The big candelabra flowers spikes will be a challenge to draw! 

Tuesday, 25 March 2014

Cormorant Sketches

There are quite a few cormorants on the reservoir here. Sometimes I see them skimming the surface of the water, soaring up high into the air, sitting on the outlet towers or, at Perry, perched on the breakwater by the boats.

This is where I found them this week. I am hoping to make a drawing/print/painting of a cormorant or two for Beautiful Beasts and wanted to get to know the shapes a bit better.

There were about 6, two young ones and two wing drying adults and a couple swimming around.
You can’t get very close to them, they are very shy, so it’s really a case of watching and making rough sketches.
They do, however, stay quite still on the breakwater drying their wings or snoozing.


A4 Sketchbook: First sketches of cormorants on the breakwater (with a couple of bouncing jackdaws at the bottom of the page).


A4 Sketchbook: More very quick sketches of the wing drying while they were still on the breakwater.

Some of them were still there when I left.  Others took to the water before flying off. They make quite a bit of noise when they take off and I love the big flapping wings and the big trailing feet


The quickest and probably the best sketch A5 sketchbook


A5 sketchbook colour note. The breakwater is orangy red. which makes an interesting contrast.

More cormorants to come.

Friday, 21 March 2014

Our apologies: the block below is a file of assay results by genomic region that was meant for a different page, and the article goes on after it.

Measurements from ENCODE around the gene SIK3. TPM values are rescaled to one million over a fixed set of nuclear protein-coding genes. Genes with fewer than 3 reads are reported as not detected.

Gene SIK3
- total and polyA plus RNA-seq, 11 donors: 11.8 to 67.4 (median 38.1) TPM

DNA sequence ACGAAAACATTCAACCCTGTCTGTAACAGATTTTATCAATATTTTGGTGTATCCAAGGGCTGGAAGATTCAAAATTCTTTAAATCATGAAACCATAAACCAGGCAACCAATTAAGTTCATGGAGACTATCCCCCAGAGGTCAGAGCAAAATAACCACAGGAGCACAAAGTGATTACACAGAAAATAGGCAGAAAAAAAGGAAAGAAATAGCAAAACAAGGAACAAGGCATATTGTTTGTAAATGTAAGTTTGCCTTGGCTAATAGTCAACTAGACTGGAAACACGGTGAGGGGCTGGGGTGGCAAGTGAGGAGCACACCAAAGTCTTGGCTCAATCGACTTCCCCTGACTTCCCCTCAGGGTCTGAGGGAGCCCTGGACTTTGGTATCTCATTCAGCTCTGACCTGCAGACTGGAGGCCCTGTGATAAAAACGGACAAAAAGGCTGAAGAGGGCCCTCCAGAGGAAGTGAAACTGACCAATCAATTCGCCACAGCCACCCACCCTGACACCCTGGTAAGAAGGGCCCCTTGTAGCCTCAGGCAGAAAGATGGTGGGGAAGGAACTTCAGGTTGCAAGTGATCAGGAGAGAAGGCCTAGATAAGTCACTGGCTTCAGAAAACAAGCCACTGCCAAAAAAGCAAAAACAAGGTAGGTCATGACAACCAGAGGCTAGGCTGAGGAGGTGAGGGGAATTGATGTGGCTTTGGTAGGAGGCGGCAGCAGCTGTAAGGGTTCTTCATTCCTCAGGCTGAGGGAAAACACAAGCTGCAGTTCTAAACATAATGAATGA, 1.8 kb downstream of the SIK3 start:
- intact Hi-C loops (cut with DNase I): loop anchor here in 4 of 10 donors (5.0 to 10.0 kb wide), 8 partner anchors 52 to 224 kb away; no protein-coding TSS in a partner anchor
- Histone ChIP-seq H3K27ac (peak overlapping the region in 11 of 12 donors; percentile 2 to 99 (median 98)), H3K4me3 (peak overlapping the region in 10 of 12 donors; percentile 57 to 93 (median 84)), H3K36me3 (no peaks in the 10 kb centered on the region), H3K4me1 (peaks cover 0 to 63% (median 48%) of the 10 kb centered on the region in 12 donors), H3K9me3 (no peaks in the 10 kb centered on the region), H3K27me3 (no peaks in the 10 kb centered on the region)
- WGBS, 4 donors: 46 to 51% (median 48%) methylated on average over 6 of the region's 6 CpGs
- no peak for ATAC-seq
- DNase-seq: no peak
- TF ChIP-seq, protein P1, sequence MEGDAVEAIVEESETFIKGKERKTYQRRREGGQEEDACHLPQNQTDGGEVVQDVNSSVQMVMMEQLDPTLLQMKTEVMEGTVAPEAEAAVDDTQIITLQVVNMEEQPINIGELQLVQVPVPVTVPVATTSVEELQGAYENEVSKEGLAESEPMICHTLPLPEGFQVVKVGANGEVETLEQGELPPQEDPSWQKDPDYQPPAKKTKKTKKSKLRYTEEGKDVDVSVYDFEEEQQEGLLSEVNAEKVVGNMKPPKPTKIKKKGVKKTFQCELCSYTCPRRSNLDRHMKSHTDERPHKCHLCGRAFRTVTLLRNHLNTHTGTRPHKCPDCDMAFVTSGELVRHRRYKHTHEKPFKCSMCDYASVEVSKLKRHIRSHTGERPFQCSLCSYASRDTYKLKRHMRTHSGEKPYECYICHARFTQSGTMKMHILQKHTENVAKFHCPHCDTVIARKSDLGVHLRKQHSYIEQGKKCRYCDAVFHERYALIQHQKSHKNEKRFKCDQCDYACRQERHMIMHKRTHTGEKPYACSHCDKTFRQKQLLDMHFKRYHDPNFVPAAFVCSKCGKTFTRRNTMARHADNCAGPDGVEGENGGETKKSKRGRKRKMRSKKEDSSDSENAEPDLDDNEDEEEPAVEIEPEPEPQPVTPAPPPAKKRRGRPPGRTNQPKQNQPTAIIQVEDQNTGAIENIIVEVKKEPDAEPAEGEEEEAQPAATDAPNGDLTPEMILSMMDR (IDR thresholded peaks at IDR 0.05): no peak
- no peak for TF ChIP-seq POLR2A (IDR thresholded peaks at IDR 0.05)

Catching Up: More British Museum Sketches and more adders

Last Saturday I returned to the British Museum for a couple of hours to do a bit more research and sketching.  

Working on the Beautiful Beasts blog has made me wonder why we so like to make images of animals. Of course, the use of animal imagery in art, design and utilitarian objects warrants a lifetime of study, each culture having its own different beliefs, magic and symbolic systems and there is a wealth of info in the Museum.

I go to the Museum  to read, as much as to look and draw and on Saturday I particularly wanted to read about the Egyptian mummified animals and then get a quick visit to the fabulous Beyond El Dorado Power and gold in ancient Colombia” exhibition of exquisite golden and ceramic artefacts.

The animal mummies in Egypt were prepared for various reasons; a favourite pet to accompany you, an offering to the appropriate animal god or as food in the afterlife. In the main animal mummy case are cats, small crocodiles, falcons, a baboon, bronze relic boxes for a snake and an eel, a beautiful ibis case and fish “coffins”. There is nowhere to sit, so it’s a matter of drawing on the move while dodging the crowds .. the lines are a bit wobbly!